How Do You Feel When Your Child is 60?

How Do You Feel When Your Child is 60?

My Oldest Daughter is Having a Big Birthday this month.

Helen Dow Matheson Hilliard was born on February 24, 1963. (just after my 21st birthday ) Second of our children. She was born in Charlottesville, VA at UVA Hospital. Her dad was in the Architecture School at UVA. We were thrilled to have a girl. Our family was complete. A Mom and Dad and two children, a boy and a girl were the ideal in the 1960s. But in fact, we had Lilla in 22 months and two more boys, Robert and Murdoch, ten and eleven years later.

Helen’s birth was so exciting because it was the first of my births that I really experienced awake and present. The thrill of that birth stayed with me. In fact it still is with me. It has colored my whole life. When the doctor put that chubby little baby up on my breast she looked right at me. Her eyes seemed to bore into mine, so alive, so full of energy! It was a shock because a year earlier her brother had been sleepy from the gas I was given before his birth. His eyes were closed and I thought it was normal. It was such a pleasure to interact with my new baby immediately. After the triumph of a natural birth, no drugs, no drifting off, just pure love, it was euphoric. And nursing was a breeze because I was experienced and relaxed.

Helen rarely ever got in trouble. There was the time when we came home and saw the girls, ages 3 and not yet 2, sitting in the second-story open window with their feet hanging out. Once we got over the shock of seeing them there, we noticed they looked different. They had had their long hair cut by their brother, Charley (age 4). Helen’s was very short all over but rather uneven. But Lilla’s was short on one side and had not been cut on the other. (Yet) I took both girls to the hairdresser the next day and had their hair evened out, but it was so short they looked like little Italian girls. In Italy when I was living in Europe in the 50s, they cut little girls’ hair very short. They said this would be good for it and make it thick and healthy. It may be an old wive’s tale. But both Helen and Lilla have magnificent hair.

As a little girl, she was smart, funny, athletic, and wild about animals of all types. Her first puppy was a black and tan, standard, short hair male dachshund named Soda. How she loved that dog. We all did. He was a special one for all of us, but especially for Helen. They had eight years together before he was hit by a car on one of his excursions off of the property. That was the saddest day. Having to tell your child that their dog has been killed by a car is something no mother wants to have to do. Helen and I had been heart-stoppingly worried about him over and over again. He was one of those “boy-dogs” who simply would not stay home. He had to wander. We lived in the country, and the temptations were everywhere. I don’t know if there were electric collars then. But that would have been the only way to keep him home. Helen mourned him. He was her first and in many ways, most loved dog ever. Now, today, in 2023, she has a new puppy at her home. May this puppy, Black Pearl, be as wonderful a dog as Soda was and live much longer!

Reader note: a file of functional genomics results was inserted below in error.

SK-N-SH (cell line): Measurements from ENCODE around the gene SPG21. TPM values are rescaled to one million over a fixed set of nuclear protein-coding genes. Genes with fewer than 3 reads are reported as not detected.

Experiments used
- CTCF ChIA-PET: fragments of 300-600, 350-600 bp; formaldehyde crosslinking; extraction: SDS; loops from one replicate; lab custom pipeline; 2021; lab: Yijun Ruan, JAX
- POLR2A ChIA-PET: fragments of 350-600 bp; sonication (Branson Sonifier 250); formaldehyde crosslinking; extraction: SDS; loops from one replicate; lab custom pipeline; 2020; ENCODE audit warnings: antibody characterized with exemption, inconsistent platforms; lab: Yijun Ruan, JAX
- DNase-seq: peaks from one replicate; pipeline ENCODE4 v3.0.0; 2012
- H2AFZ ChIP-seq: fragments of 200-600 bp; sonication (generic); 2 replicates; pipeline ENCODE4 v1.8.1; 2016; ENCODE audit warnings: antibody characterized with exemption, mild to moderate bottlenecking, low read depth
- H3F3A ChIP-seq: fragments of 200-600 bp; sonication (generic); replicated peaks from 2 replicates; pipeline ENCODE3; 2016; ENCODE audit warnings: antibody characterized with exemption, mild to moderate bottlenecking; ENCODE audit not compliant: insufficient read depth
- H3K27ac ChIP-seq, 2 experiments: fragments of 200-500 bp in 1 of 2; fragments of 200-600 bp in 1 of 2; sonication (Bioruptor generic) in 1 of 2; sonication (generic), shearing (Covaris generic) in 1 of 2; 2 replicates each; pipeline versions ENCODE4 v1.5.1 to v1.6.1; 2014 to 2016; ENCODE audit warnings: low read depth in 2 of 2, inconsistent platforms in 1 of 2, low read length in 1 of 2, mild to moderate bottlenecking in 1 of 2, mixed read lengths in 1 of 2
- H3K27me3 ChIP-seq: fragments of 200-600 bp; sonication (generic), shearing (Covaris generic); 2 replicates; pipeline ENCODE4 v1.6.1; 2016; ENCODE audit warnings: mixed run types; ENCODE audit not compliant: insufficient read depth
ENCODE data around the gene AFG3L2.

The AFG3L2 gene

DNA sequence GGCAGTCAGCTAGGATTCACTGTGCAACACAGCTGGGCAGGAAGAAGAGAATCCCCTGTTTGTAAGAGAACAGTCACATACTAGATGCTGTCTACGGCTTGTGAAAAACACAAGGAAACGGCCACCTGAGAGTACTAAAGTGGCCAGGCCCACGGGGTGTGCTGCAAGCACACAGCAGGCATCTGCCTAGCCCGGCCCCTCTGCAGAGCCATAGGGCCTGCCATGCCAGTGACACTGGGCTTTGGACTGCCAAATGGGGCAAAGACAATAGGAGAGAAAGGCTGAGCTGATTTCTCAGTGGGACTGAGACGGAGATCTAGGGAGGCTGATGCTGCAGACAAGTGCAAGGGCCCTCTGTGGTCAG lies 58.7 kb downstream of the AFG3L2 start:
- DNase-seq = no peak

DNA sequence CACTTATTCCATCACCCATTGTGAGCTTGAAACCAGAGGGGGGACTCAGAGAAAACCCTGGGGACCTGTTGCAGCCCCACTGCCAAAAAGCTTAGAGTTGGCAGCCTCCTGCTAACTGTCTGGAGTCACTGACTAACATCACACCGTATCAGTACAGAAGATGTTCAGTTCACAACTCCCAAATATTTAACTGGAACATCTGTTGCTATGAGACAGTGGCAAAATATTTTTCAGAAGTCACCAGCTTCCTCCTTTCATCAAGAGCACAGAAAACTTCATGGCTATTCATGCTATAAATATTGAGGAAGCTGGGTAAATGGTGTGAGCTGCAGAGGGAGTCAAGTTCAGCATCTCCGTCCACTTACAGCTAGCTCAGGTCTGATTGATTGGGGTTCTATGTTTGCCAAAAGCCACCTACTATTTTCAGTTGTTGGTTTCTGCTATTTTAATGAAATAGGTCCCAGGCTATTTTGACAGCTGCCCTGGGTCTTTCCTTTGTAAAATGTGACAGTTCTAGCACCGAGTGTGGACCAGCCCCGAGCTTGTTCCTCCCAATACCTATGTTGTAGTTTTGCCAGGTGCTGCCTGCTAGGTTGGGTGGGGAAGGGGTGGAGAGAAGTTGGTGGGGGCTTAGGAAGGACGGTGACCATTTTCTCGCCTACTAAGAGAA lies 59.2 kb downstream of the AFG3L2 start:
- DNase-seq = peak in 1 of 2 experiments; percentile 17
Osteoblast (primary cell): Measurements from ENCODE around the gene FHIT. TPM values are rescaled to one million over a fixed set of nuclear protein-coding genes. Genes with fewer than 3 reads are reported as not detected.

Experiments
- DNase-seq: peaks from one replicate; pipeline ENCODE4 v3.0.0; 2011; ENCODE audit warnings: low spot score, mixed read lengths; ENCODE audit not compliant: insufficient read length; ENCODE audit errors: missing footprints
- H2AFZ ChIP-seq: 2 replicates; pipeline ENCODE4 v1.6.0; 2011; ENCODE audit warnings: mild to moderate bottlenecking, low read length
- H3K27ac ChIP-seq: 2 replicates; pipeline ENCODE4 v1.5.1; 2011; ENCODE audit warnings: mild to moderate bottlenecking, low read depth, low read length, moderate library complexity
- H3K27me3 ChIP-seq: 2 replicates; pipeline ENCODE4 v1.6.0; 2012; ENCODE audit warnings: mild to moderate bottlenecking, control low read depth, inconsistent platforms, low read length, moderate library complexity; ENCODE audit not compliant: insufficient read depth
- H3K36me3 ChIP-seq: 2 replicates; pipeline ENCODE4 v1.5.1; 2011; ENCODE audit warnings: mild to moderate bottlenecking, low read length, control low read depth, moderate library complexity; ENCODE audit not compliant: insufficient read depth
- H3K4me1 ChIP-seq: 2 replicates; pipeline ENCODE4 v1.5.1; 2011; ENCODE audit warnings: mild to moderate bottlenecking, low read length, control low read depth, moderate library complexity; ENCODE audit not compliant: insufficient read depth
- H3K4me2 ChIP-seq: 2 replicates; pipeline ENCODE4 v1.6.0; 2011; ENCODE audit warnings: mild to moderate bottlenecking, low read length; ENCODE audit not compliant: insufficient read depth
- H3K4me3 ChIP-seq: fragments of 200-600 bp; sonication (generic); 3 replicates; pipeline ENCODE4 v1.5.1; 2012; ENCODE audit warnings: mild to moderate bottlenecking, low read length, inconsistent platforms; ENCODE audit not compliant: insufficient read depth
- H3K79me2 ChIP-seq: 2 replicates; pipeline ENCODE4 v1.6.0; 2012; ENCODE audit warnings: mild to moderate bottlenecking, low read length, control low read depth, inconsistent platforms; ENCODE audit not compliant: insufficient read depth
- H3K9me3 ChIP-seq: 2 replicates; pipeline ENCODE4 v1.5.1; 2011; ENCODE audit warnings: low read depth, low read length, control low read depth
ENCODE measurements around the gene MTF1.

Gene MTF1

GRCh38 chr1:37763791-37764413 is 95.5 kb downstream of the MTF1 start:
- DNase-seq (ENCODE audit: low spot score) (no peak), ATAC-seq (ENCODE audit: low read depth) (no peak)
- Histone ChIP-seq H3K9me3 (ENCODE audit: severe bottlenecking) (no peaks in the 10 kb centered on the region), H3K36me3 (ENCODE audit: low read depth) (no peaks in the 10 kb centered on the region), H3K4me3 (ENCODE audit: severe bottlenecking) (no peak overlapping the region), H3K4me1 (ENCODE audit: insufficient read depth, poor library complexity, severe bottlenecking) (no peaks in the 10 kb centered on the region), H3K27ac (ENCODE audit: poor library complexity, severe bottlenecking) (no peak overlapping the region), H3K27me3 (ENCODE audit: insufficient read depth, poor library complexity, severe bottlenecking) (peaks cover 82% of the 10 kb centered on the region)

She grew up at Heathfield, our lovely farm in The Plains, Va. Her room had a balcony overlooking the long driveway. The stable was in view across the driveway. She could keep an eye on her ponies. Helen was a super rider. She had a natural “seat,” and going out on horseback was easy at Heathfield, where you could ride out for miles. We had a lot of ponies. Over the years, Helen had several great ones. One was called Black Beauty, but she was named as a joke. She was not beautiful on the outside. However, she was a sweet, lovable large black pony. She was forgiving and wise and made riding fun for Helen. She was the sort of pony that would get up under a young rider and not let them fall off if she could help it. We actually watched her do this with a young visiting rider.

Helen holding Robert

Later, Helen was given a fabulous pony named Gremlin. That pony would jump anything. He was fine. And because of him, Helen had a wonderful foxhunting life with Orange County Hounds. She was fearless. And she had a pony that made us, her parents, feel she was in good hands whenever she rode. She did some showing, some Beagling, some skylarking around the countryside, and a lot of foxhunting. Then she was given Little Horse. He was her best one of all. What fun they had together. Later she learned to drive horses and had fun with our carriages. The best horse, in my opinion, was Winnifred. She hunted Winnie when she was just a green hunter. I remember watching Helen at a meeting of Orange County Hounds. I marveled at how calm she was. She did not seem alarmed to be on this young horse who was mincing and prancing and would not stay still. Helen trained her well. After a while, that was the horse I rode hunting. What a fabulous horse for me. Helen graduated to riding Winnies son Tarzan. We had some splendid horses!